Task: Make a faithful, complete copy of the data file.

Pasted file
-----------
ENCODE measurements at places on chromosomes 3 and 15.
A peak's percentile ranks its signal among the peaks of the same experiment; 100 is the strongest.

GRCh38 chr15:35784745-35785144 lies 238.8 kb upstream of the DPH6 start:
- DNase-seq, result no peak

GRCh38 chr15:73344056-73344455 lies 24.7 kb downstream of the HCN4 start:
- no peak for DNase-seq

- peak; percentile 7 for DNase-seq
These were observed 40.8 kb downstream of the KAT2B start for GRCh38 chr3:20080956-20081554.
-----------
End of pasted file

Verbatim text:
ENCODE measurements at places on chromosomes 3 and 15.
A peak's percentile ranks its signal among the peaks of the same experiment; 100 is the strongest.

GRCh38 chr15:35784745-35785144 lies 238.8 kb upstream of the DPH6 start:
- DNase-seq, result no peak

GRCh38 chr15:73344056-73344455 lies 24.7 kb downstream of the HCN4 start:
- no peak for DNase-seq

- peak; percentile 7 for DNase-seq
These were observed 40.8 kb downstream of the KAT2B start for GRCh38 chr3:20080956-20081554.